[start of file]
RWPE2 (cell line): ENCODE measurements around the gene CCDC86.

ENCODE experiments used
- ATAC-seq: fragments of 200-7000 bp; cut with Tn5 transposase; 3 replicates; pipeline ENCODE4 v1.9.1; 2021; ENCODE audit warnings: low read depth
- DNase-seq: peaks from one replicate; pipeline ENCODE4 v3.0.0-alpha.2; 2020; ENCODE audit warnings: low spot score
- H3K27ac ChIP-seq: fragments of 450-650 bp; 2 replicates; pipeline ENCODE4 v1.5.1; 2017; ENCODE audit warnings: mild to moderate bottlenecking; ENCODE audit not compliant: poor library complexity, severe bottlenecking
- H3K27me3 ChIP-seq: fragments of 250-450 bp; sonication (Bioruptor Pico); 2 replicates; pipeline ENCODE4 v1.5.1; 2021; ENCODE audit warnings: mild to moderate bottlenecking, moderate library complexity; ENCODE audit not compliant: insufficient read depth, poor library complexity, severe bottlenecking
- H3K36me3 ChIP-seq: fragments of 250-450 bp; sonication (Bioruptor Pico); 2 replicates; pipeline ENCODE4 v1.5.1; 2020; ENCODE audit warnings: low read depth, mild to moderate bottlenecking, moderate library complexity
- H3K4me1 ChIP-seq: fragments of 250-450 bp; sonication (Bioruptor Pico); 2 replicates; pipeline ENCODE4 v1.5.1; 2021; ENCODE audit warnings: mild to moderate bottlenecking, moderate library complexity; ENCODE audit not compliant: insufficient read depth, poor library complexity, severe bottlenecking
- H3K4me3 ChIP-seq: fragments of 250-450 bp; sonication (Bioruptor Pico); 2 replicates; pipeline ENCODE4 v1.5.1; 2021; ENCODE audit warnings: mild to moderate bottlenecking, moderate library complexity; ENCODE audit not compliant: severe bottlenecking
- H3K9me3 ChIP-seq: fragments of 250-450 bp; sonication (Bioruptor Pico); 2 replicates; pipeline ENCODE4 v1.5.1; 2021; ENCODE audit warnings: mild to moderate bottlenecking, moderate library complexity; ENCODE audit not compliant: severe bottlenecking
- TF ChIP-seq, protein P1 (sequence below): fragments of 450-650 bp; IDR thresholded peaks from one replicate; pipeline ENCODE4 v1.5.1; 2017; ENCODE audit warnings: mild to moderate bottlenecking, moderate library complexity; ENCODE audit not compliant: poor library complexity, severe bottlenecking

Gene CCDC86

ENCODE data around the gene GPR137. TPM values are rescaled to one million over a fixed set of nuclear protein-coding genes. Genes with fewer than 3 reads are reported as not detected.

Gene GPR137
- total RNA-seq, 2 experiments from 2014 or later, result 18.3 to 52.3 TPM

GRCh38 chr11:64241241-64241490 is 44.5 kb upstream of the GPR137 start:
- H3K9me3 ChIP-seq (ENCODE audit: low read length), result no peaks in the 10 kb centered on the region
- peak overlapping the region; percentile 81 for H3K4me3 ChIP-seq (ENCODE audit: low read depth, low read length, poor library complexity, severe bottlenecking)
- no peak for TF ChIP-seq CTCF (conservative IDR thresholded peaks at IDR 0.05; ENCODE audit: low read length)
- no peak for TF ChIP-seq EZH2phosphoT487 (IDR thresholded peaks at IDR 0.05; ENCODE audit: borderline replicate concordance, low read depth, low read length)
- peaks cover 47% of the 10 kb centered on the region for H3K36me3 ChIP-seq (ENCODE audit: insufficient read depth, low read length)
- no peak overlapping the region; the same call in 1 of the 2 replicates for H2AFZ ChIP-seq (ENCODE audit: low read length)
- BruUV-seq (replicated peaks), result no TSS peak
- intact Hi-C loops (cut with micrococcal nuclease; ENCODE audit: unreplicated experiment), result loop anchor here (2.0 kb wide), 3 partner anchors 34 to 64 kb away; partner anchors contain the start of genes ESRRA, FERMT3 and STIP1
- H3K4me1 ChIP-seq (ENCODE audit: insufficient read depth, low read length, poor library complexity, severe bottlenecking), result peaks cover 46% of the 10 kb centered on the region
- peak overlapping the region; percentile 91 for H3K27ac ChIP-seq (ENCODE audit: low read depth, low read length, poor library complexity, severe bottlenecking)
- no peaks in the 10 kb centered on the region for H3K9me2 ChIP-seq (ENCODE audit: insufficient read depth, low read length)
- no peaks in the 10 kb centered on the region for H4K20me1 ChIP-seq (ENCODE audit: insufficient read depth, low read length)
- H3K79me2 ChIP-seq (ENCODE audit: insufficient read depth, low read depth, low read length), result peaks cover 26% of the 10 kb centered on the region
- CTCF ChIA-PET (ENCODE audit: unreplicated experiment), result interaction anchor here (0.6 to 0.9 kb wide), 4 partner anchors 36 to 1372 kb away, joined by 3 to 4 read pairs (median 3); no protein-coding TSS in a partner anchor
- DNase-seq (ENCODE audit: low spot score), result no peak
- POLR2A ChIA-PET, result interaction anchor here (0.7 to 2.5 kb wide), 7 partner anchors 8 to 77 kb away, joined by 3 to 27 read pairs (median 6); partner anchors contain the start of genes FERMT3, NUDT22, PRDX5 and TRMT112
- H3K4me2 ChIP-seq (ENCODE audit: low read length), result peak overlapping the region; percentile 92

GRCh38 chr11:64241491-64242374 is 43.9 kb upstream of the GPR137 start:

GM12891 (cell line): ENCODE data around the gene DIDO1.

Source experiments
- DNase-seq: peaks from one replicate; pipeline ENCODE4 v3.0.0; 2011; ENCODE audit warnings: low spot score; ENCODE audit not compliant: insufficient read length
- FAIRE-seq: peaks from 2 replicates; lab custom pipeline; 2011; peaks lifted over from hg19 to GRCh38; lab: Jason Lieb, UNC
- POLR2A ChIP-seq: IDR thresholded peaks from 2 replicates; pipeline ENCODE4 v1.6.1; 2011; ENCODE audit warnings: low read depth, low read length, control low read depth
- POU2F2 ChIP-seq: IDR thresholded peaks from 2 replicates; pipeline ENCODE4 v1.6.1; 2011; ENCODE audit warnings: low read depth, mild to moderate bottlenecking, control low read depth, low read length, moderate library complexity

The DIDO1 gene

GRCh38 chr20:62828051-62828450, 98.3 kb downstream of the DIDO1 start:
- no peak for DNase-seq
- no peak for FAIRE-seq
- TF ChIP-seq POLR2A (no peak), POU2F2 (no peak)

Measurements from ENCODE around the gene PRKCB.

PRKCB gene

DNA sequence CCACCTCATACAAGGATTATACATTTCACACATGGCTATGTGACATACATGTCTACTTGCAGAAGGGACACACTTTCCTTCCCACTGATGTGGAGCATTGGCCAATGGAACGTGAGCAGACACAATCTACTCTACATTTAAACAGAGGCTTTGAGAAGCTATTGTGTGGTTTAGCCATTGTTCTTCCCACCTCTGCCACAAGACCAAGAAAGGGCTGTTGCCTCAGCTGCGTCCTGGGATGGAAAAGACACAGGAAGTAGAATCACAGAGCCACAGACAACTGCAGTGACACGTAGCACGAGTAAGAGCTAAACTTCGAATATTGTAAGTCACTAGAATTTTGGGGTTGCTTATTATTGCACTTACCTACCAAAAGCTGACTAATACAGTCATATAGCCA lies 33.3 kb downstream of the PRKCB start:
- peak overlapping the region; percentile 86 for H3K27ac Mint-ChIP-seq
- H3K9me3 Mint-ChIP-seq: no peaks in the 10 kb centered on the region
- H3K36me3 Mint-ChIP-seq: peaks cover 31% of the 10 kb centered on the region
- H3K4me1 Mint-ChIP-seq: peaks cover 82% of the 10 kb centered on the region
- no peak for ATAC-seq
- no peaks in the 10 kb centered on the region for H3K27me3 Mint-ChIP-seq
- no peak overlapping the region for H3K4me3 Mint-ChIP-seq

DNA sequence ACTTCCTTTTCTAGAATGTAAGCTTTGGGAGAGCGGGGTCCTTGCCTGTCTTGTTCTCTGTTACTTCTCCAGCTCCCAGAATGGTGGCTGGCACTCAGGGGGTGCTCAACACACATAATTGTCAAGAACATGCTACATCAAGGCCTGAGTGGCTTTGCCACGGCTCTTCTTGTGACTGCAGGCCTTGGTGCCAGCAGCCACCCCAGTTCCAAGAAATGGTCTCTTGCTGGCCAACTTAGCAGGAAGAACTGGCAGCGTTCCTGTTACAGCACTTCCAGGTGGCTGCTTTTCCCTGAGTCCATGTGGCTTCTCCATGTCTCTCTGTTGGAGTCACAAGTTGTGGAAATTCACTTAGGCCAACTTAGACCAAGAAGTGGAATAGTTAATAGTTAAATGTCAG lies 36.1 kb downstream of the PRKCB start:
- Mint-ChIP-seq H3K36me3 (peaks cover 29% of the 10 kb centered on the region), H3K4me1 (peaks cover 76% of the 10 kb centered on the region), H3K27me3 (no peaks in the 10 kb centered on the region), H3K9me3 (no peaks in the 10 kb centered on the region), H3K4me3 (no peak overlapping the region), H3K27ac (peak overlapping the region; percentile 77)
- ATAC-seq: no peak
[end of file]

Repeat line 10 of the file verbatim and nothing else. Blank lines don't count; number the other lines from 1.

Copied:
- H3K9me3 ChIP-seq: fragments of 250-450 bp; sonication (Bioruptor Pico); 2 replicates; pipeline ENCODE4 v1.5.1; 2021; ENCODE audit warnings: mild to moderate bottlenecking, moderate library complexity; ENCODE audit not compliant: severe bottlenecking